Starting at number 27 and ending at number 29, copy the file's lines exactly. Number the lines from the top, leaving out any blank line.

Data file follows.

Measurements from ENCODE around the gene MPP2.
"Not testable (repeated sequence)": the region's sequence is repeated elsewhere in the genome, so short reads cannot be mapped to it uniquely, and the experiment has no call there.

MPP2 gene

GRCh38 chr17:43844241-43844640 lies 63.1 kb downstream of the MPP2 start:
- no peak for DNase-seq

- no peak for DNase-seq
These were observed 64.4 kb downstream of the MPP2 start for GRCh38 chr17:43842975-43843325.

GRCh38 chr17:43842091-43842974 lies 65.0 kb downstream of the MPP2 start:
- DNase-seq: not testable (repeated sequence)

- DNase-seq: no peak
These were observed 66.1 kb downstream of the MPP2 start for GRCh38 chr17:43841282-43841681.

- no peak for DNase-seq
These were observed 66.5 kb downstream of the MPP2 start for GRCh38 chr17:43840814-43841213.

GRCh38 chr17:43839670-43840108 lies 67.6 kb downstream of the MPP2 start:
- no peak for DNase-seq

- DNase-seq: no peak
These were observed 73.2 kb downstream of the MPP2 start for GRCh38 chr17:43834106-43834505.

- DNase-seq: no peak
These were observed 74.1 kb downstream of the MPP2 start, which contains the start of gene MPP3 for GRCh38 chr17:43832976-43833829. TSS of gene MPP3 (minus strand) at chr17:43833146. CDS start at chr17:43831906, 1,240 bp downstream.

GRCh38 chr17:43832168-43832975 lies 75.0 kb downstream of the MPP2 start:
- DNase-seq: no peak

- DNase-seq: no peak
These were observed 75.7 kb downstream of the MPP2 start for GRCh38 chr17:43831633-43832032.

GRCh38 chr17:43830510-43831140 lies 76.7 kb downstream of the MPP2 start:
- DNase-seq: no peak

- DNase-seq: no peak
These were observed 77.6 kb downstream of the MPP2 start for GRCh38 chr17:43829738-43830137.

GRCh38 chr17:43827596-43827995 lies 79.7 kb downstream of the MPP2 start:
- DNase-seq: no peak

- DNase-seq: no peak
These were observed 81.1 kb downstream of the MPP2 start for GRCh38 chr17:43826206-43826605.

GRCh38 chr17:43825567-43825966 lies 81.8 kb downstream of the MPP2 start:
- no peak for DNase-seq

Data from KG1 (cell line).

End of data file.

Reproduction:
These were observed 77.6 kb downstream of the MPP2 start for GRCh38 chr17:43829738-43830137.

GRCh38 chr17:43827596-43827995 lies 79.7 kb downstream of the MPP2 start:
- DNase-seq: no peak